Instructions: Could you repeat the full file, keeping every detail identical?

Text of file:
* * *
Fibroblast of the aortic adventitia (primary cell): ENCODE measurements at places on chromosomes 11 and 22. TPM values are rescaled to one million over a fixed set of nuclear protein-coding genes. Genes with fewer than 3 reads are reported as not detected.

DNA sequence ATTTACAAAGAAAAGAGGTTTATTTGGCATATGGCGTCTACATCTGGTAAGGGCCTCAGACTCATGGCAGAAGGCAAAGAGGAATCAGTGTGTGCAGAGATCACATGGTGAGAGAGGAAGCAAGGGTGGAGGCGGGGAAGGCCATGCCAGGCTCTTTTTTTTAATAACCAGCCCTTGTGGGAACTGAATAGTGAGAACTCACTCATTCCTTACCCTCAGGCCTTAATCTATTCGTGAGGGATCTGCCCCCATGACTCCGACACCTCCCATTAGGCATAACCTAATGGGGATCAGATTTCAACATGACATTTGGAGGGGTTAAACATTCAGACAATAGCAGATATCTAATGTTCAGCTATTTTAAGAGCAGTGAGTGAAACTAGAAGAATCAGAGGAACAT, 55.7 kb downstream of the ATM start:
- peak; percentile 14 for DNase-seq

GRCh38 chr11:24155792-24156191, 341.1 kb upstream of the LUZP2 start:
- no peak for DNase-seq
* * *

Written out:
Fibroblast of the aortic adventitia (primary cell): ENCODE measurements at places on chromosomes 11 and 22. TPM values are rescaled to one million over a fixed set of nuclear protein-coding genes. Genes with fewer than 3 reads are reported as not detected.

DNA sequence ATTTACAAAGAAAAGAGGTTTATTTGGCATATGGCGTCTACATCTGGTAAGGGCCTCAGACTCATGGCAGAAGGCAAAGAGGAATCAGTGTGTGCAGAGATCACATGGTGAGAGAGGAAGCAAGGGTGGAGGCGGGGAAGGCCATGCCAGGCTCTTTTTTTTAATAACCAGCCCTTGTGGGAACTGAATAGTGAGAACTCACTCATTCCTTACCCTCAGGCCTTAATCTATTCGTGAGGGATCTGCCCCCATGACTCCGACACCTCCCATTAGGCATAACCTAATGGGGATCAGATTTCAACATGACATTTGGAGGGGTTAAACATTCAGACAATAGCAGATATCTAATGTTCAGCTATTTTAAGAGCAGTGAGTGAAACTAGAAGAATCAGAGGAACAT, 55.7 kb downstream of the ATM start:
- peak; percentile 14 for DNase-seq

GRCh38 chr11:24155792-24156191, 341.1 kb upstream of the LUZP2 start:
- no peak for DNase-seq